This giveaway is for three sets of 100 4×6 postcards printed on 14pt card stock, courtesy of our friends over at Next Day Flyers. The postcards will feature full color printing on the front, and black and white (or blank) on the reverse side. They’ll print them and ship them anywhere in the continental U.S.
For a chance to win, leave a comment below answering the following question: What would you do with the postcards if you won?
This giveaway ends on March 16, 2011 after which the comments section on this post will be closed. We’ll use your email address to contact you if you win. The winners will be randomly selected and announced on a separate post. Please note that comments that don’t follow the instructions on how to participate (described above) may not be published.
Websites and web applications are getting more and more interactive each day. Content on websites have the advantage over their printed counterparts in that, if we wanted to, we can let our users interact with them.
Patience is a virtue, but for many, it is often a difficult concept to practice. That is especially true for web users visiting a website that takes a long time to load. Users are enamored with speedy websites, and when a site responds slowly, visitors lose their patience and are less likely to come back.
Improving the speed of your website is important not only to users, but to search engine rankings as well. Last April, Google announced that they are now including website speed in their search ranking algorithms.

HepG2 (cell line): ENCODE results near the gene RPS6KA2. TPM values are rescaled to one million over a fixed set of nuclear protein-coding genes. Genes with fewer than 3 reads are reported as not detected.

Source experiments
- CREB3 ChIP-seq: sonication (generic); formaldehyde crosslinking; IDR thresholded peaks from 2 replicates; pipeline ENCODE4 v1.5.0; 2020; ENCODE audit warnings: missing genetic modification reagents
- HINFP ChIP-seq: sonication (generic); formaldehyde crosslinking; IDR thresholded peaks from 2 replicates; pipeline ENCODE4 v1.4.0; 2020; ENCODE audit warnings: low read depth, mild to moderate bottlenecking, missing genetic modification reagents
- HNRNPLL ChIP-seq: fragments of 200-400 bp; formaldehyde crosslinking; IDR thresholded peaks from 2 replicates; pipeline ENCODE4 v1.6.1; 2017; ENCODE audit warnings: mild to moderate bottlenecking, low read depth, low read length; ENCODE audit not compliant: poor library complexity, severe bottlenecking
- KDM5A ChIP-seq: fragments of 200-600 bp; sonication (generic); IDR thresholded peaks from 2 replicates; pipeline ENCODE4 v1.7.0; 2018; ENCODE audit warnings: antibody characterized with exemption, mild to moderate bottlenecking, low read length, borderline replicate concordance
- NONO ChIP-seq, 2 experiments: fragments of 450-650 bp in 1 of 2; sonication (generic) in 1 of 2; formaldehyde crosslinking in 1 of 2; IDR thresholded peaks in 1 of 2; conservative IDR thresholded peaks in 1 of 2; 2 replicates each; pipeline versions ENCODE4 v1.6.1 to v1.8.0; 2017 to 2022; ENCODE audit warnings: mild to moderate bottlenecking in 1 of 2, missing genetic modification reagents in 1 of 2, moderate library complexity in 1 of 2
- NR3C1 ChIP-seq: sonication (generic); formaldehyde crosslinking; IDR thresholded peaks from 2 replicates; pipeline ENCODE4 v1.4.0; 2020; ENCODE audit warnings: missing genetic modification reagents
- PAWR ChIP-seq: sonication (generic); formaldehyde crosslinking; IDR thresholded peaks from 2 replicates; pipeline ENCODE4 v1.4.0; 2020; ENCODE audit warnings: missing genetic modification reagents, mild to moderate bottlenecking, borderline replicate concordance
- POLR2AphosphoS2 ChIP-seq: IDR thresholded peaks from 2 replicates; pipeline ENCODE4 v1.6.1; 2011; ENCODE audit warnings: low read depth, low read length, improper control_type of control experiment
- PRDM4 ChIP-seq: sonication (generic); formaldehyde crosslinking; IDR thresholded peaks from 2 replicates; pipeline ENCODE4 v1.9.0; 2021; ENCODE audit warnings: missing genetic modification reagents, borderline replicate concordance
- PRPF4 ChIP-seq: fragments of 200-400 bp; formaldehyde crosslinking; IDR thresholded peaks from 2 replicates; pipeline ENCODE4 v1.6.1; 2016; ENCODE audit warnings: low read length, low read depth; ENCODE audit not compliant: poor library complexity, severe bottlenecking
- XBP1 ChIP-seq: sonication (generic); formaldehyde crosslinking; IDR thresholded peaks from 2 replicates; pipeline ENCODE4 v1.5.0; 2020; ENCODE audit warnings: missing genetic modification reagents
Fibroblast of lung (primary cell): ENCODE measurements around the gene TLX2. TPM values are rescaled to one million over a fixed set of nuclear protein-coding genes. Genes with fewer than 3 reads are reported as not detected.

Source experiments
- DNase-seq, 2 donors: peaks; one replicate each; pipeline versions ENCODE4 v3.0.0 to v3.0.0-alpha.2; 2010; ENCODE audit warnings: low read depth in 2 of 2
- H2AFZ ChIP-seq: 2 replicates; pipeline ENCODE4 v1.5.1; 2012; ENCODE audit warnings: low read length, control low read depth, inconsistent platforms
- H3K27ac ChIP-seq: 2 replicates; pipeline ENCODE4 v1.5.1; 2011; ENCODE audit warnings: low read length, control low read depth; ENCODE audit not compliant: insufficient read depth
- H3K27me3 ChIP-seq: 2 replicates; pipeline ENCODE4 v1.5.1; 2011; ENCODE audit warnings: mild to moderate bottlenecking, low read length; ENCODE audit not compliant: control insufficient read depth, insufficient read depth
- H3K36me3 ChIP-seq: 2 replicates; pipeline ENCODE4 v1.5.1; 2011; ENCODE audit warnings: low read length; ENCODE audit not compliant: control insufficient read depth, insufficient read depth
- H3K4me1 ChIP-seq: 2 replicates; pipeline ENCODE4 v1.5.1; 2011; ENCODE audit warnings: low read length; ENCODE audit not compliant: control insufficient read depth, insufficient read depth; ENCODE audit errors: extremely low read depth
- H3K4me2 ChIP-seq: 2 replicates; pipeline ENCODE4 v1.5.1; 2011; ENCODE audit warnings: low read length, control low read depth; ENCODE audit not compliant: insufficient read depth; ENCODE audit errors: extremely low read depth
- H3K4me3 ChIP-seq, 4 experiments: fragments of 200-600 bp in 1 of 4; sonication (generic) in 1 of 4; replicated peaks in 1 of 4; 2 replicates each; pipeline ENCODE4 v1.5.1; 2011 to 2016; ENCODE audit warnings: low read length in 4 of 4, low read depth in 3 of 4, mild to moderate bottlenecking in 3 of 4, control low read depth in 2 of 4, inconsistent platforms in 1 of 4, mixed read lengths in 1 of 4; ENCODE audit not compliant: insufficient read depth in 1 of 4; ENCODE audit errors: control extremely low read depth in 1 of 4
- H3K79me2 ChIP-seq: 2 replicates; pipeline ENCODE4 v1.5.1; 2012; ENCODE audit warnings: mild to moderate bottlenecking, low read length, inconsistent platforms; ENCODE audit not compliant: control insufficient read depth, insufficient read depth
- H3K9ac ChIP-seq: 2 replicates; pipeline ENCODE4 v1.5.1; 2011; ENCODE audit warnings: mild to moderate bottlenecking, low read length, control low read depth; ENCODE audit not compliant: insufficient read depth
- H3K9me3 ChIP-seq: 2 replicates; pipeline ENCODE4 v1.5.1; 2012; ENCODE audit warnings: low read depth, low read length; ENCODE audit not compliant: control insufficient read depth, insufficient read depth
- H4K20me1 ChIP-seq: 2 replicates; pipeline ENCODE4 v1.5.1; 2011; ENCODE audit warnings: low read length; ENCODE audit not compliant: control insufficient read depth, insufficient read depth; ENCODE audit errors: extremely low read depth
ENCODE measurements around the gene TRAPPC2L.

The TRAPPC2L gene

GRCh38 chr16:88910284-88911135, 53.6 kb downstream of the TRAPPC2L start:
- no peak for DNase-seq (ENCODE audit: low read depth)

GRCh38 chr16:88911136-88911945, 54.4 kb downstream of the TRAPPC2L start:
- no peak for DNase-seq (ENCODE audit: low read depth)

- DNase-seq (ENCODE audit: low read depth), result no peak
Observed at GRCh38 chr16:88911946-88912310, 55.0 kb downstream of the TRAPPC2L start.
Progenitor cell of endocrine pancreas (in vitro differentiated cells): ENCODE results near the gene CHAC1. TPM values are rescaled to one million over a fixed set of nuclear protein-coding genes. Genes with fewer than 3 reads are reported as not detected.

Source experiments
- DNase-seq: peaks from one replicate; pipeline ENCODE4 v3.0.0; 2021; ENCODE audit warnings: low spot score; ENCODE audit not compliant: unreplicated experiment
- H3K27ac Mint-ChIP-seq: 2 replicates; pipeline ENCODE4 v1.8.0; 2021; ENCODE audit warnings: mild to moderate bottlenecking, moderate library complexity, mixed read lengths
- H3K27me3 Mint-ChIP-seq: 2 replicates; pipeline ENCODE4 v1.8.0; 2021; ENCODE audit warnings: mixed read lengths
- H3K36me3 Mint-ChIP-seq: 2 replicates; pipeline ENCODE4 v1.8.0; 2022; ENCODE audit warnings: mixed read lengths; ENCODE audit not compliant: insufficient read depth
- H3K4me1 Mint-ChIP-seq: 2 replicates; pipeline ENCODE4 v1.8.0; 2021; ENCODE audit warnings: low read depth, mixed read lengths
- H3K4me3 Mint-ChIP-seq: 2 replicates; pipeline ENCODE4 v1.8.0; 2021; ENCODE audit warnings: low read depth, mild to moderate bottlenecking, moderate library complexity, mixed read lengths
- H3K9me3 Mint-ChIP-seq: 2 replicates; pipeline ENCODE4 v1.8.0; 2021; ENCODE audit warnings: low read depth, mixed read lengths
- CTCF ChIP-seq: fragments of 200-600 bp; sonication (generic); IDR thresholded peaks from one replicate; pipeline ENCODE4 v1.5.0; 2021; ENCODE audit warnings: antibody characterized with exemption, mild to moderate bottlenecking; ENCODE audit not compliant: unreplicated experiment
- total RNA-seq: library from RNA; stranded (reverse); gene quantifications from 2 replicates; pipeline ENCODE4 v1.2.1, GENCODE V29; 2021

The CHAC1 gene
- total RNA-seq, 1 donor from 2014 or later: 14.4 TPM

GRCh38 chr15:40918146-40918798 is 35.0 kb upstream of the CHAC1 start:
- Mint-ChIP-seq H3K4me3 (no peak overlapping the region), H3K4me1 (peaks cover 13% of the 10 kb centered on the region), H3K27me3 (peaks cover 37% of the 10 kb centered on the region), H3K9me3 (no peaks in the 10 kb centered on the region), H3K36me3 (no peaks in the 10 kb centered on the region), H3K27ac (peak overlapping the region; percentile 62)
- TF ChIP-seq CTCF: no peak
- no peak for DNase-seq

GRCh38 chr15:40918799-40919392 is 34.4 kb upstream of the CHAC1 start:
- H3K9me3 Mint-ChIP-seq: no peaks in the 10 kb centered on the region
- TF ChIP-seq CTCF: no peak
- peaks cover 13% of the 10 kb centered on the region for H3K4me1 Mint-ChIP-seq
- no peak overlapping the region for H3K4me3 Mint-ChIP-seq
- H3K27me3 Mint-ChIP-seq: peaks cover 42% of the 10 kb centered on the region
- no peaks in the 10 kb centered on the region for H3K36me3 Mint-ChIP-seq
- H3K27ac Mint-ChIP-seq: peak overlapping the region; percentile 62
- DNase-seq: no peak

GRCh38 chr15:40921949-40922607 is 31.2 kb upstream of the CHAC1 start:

DesignContest teamed up with Six Revisions to provide five people with Amazon Kindle 3Gs. Over 300 people participated!
Here are the winners of the sponsored giveaway:
Recently, we teamed up with Stockfresh on a giveaway that offered five winners 100 credits to use any way they want on the Stockfresh site.
Here are the winners:
Most websites load reasonably fast when visited by their average number of users. However, performance rapidly deteriorates when a site is overwhelmed by peak traffic (the times when the site’s traffic is the highest) and during traffic spikes.
In a quest to learn about the art and science of peak traffic estimation, I began to study some publicly available data to see if I could try to discover a connection between peak traffic and the average traffic of a website, as well as the type of traffic it can receive.